Optimizing Images

Optimizing the images in your presentation can substantially improve both the startup and runtime performance of your application, as well as the visual quality in certain situations.


Unoptimized images can hurt the performance of your application in several ways:

  • A large image takes more memory bandwidth when being traversed as a texture.
  • PNG and JPG compressed images must be decompressed before they can be sent to the graphics system.
  • Poorly-sized images cause a performance hit and quality degradation on startup.
  • Uncompressed images take longer to send to the graphics system, and take up more graphics memory when there.

Additionally, choosing an appropriate size for your images and using MIP maps (see below) can prevent aliasing issues if your image is going to be shown substantially smaller at some points.

Reduce Image Dimensions

Make your image small, but with dimensions that are multiple of 4.

The first thing you need to do is resize your image to be almost as small as possible. The smaller your image, the faster it will upload to the graphics system, and less graphics bandwidth and memory it will use. Think about the largest size your image will ever be seen, and resize your image down to that size. If your carbon fiber will be tiling at about 32 pixels per repetition, don't save it at 1024×1024.

However, note that both the horizontal and vertical dimensions of your image must be a multiple of 4 to be stored on the graphics card. If you save an image at 107×29, the Qt 3D Studio Runtime will asymmetrically scale it up to 108×32 before sending it to the graphics card. This smears your image slightly, and also wastes performance while the image is resized.

If you are using MIP maps, there are further constraints on image dimensions; see below.

Choose a File Format

Prefer DDS - with the appropriate encoding - in almost all cases.

Qt 3D Studio supports three main image file formats: JPG, PNG, and DDS. You can search the Internet for the pros and cons of JPG versus PNG, when to choose which. However, the only advantages that they have over DDS is:

  1. JPG and PNG are well-supported in most image applications and external systems; DDS is not.
  2. JPG and PNG will usually result in smaller image file sizes on disk compared with DDS.

In comparison, DDS offers these benefits:

  1. DDS files load faster. DDS files can be loaded directly into the graphics system without decompressing them first.
  2. Most DDS files render faster. Almost all DDS encoding schemes use less memory on the graphics card, making them faster to sample as textures.
  3. DDS files can render even faster, with better visual quality, at small sizes. DDS files can encode MIP maps (pre-calculated lower-resolution images to use at reduced sizes). These smoothly cross-fade based on image size using trilinear interpolation.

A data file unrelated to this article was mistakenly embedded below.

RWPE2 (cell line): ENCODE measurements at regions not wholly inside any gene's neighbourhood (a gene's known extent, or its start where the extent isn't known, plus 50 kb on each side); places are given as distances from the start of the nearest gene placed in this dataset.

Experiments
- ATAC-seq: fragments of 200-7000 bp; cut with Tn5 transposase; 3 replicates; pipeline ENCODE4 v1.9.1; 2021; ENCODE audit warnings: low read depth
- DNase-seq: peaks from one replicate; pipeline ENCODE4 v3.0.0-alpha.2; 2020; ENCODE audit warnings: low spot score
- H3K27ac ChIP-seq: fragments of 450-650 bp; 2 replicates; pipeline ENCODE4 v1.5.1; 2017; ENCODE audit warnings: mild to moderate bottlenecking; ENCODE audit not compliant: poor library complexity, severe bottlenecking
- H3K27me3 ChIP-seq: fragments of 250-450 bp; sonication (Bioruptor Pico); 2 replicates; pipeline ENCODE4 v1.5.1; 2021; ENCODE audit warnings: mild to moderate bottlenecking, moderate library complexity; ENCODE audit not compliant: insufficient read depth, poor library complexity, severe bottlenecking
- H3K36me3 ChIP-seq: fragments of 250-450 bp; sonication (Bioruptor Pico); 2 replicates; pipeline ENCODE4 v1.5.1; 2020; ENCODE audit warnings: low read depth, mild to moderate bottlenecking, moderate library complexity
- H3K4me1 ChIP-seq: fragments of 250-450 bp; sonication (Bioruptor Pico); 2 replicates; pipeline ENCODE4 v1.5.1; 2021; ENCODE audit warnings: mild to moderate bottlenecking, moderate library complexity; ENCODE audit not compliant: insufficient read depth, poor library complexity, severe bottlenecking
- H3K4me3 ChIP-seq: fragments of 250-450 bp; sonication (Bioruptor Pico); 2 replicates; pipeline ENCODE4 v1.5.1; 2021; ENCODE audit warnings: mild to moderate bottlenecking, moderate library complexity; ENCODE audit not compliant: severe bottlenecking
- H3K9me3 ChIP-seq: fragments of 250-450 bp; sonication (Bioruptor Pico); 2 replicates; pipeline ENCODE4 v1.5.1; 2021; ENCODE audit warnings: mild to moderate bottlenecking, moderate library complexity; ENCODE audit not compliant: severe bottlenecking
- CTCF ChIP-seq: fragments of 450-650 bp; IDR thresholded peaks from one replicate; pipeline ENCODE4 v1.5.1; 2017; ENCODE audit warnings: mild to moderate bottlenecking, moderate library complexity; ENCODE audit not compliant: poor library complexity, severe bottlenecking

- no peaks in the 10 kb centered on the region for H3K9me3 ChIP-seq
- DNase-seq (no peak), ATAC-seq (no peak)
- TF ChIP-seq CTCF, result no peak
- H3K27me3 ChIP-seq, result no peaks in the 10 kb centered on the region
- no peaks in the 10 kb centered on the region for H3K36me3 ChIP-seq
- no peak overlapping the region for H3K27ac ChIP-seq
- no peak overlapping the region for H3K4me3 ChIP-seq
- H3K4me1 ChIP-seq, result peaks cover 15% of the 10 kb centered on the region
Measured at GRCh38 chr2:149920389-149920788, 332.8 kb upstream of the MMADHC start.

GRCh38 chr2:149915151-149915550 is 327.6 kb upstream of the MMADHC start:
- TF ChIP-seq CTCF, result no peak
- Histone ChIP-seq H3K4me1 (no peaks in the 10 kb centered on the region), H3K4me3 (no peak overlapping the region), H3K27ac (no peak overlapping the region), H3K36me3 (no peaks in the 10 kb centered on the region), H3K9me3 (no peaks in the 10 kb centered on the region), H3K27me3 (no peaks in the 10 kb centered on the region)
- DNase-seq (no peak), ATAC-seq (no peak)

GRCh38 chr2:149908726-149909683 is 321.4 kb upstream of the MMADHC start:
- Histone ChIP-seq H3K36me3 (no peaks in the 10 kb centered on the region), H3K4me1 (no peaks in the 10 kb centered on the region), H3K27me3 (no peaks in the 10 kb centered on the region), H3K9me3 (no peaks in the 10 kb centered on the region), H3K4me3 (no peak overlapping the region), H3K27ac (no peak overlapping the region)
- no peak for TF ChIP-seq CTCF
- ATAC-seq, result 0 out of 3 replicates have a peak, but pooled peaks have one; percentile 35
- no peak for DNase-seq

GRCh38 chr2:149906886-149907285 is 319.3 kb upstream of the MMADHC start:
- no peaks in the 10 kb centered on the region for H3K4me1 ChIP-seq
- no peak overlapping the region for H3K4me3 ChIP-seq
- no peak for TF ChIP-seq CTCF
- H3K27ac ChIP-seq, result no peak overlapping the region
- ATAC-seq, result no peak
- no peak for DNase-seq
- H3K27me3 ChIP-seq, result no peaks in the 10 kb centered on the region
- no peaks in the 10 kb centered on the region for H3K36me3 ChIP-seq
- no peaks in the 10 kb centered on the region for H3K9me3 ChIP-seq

Saving as DDS

The easiest way to create a DDS image (for most artists) is to use NVIDIA's Texture Tools for Photoshop. Once installed, the standard Save As... dialog has an option to save an image as a .dds file format. You will need to ensure that the dimensions of your image are multiples of 4 for the dialog to be used.

After you specify the file name you are presented with a somewhat-daunting dialog that provides a large number of options for saving the image:

The Save As... DDS dialog

The most important settings are the drop-down list at the top used to select the DDS encoding, and the MIP map section.

Selecting a DDS Encoding

The encoding drop-down list has 30 entries filled with what looks at first like gibberish. Only eight of the encodings are relevant to Qt 3D Studio; the irrelevant ones have been grayed out in this picture:

DDS Encodings Relevant to Qt 3D Studio

You should pick the encoding with the least number of bits per pixel (bpp) that meets your visual needs:

  • DXT1 - Applies a lossy compression algorithm, and does not preserve any alpha.
  • DXT1a - Similar to DXT1, but also preserves 2 shades of alpha (fully transparent or fully opaque).
  • DXT3 - Similar to DXT1, but also preserves 16 explicit shades of alpha.
  • DXT5 - Similar to DXT3, but smoothly transitions the alpha.
  • alpha - Lossless 256 shades of alpha with no RGB. Useful for an opacity map.
    • If used as a diffuse map, the color channels are all implicitly black.
  • luminance - Lossless 256 shades of grey with no alpha. You may use the Diffuse Color of a Standard Material to tint the result.